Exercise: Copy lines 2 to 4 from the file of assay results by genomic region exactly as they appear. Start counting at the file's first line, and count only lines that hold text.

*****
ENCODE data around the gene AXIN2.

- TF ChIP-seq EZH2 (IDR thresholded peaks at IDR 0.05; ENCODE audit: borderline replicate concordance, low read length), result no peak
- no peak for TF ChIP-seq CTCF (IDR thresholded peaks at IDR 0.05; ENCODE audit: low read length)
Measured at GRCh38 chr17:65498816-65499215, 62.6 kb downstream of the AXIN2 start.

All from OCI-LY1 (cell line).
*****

- TF ChIP-seq EZH2 (IDR thresholded peaks at IDR 0.05; ENCODE audit: borderline replicate concordance, low read length), result no peak
- no peak for TF ChIP-seq CTCF (IDR thresholded peaks at IDR 0.05; ENCODE audit: low read length)
Measured at GRCh38 chr17:65498816-65499215, 62.6 kb downstream of the AXIN2 start.